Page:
Lunch, as it turned out, was not a chicken. It wasn't a chicken because the dragon had eaten it. How the kitchen was able to determine that the chicken the dragon had eaten was the precise one that they were otherwise going to do for lunch was not clear to us, but apparently that was the reason we were having plain noodles, and we were grateful for it.
We talked about how easy it was to make the mistake of anthropomorphising animals, and projecting our own feelings and perceptions on to them, where they were inappropriate and didn't fit. We simply had no idea what it was like being an extremely large lizard, and neither for that matter did the lizard, because it was not self-conscious about being an extremely large lizard, it just got on with the business of being one. To react with revulsion to its behaviour was to make the mistake of applying criteria that are only appropriate to the business of being human. We each make our own accommodation with the world and learn to survive in it in different ways. What works as successful behaviour for us does not work for lizards, and vice versa.
"For instance," said Mark, "we don't eat our own babies if they happen to be within reach when we're feeling a little peckish."
"What?" said Gaynor, putting down her knife and fork.
"A baby dragon is just food as far as an adult is concerned," Mark continued. "It moves about and has got a bit of meat on it. It's food. If they ate them all, of course, the species would die out, so that wouldn't work very well. Most animals survive because the adults have acquired an instinct not to eat their babies. The dragons survive because the baby dragons have acquired an instinct to climb trees. The adults are too big to do it, so the babies just sit up in trees till they're big enough to look after themselves. Some babies get caught, though, which works fine. It sees them through times when food is scarce and helps to keep the population within sustainable levels. Sometimes they just eat them anyway."
"How many of these things are there left?" I asked, quietly.
"About five thousand."
"And how many did there used to be?"
"About five thousand. As far as anyone can tell that's roughly how many there have always been."
"So they're not particularly endangered?"
"Well, they are, because only three hundred and fifty of them are breeding females. We don't know if that's a typical number or not, but it seems pretty low. Furthermore, if an animal has a low population and lives in a very restricted area, like just a few small islands in the case of the dragons, it's particularly vulnerable to changes in its habitat, and wherever human beings arrive, habitats start changing pretty quickly."
"So we shouldn't be here."
"It's arguable," said Mark. "If no one was here taking an interest the chances are very strong that something could go wrong. Just one forest fire, or a disease in the deer population could wipe out the dragons. And there's also the worry that the growing human population on the islands would start to feel that they could very well live without them. They are very dangerous animals. There's not merely the danger of being eaten by one. If you just get bitten you are in very serious trouble. You see, when a dragon attacks a horse or a buffalo, it doesn't necessarily expect to kill it there and then. If it gets involved in a fight it might get injured, and there's no benefit in that, so sometimes the dragon will just bite it and walk away. But the bacteria that live in a dragon's saliva are so virulent that the wounds will not heal and the animal will usually die in a few days of septicaemia, whereupon the dragon can eat it at leisure. Or another dragon can eat it if it happens to find it first they're not really fussed. It's good for the species that there is a regular supply of badly injured and dying animals about the place.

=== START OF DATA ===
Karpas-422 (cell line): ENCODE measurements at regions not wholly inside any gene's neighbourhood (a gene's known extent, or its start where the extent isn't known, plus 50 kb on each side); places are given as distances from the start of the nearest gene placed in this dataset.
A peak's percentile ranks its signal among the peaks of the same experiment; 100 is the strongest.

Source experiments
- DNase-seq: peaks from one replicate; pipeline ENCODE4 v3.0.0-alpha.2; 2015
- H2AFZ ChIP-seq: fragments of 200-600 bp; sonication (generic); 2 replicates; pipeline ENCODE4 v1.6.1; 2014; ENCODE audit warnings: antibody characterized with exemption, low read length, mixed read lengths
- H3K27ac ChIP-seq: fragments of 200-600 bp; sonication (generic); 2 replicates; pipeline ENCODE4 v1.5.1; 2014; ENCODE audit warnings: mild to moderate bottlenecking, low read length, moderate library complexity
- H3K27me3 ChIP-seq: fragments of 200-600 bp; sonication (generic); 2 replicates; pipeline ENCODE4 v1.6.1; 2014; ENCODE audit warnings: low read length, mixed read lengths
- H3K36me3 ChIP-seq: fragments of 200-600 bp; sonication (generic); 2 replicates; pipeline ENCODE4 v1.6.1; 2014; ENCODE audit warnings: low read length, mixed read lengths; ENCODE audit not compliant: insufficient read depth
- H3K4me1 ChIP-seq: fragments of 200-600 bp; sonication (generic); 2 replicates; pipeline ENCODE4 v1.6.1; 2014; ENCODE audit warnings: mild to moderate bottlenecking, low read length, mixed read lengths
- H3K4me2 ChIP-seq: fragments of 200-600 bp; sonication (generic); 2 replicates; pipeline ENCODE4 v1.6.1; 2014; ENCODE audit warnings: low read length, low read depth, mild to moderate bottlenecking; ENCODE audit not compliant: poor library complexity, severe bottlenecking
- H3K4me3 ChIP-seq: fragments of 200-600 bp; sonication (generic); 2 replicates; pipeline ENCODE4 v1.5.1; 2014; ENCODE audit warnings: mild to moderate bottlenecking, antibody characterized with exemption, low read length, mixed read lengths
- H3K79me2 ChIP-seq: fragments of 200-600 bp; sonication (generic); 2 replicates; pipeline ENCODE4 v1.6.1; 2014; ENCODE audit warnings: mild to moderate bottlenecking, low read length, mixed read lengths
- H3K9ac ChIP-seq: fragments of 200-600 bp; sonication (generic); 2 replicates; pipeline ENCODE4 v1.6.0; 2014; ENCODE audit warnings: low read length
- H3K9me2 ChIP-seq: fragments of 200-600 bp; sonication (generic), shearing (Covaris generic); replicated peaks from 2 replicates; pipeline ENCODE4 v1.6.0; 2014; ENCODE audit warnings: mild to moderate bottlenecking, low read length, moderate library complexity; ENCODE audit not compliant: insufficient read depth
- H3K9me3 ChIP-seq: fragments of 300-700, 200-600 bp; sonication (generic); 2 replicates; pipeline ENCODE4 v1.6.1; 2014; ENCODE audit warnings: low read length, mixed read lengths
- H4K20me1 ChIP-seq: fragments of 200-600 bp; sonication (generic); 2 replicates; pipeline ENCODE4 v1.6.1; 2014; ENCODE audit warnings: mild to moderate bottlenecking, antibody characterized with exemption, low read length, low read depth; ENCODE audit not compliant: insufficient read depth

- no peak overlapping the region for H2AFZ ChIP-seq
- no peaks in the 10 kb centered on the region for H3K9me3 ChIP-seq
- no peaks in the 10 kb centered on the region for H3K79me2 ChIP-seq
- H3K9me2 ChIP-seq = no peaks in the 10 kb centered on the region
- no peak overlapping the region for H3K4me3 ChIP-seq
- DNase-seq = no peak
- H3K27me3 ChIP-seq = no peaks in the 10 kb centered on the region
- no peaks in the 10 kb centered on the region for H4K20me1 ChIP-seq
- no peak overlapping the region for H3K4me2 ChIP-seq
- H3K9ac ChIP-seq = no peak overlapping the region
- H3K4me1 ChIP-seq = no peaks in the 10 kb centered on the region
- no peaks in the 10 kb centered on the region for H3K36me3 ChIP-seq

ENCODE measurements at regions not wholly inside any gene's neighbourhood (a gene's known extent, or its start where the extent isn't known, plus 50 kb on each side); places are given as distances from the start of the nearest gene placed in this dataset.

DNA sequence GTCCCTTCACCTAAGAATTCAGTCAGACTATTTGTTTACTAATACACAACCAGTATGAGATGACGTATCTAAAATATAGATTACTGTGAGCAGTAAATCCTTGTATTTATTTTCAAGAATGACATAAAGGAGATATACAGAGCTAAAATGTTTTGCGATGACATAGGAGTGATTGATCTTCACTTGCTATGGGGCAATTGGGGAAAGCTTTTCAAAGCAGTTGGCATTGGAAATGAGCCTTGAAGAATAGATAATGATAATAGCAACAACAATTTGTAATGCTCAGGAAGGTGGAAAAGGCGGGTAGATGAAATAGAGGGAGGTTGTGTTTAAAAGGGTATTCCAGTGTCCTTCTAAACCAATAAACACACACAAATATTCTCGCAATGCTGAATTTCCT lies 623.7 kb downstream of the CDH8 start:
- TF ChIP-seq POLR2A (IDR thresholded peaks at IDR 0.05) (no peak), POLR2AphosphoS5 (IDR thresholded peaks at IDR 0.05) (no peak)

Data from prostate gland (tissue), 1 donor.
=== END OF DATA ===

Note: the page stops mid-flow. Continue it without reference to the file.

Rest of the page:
"There was a well-known case of a Frenchman who was bitten by a dragon and eventually died in Paris two years later. The wound festered and would just never heal. Unfortunately there were no dragons in Paris to take advantage of it so the strategy broke down on that occasion, but generally it works well. The point is that these things are buggers to have living on your doorstep, and though the villagers on Komodo and Rinca have been pretty tolerant, there has been a history of attacks and deaths and it's possible that as the human population grows there will be a greater conflict of interest and rather less patience with the idea of not being able to go off for a wander without running the risk of having your leg bitten off and your entrails ripped out by a passing dragon.
"So, as we've discovered, Komodo is now a protected national park. We've got to the point where it takes active and deliberate intervention to save rare species, and that's usually sustained by public interest. And public interest is sustained by public access. If it's carefully controlled and disruption is kept to a minimum then it works well and is fine. I think. I won't pretend that I don't feel uneasy about it."
"I feel very uneasy about the whole place," said Gaynor with a shudder. "There's a kind of creeping malignancy about it."
"Just your imagination," said Mark. "For a naturalist it's paradise."
There was suddenly a slithering noise on the roof of the terrace, and a large snake fell past us to the ground. Instantly a couple of park guards rushed out and chased the thing off into the bush.
"That wasn't my imagination," said Gaynor.
"I know," said Mark, enthusiastically. "This is wonderful."

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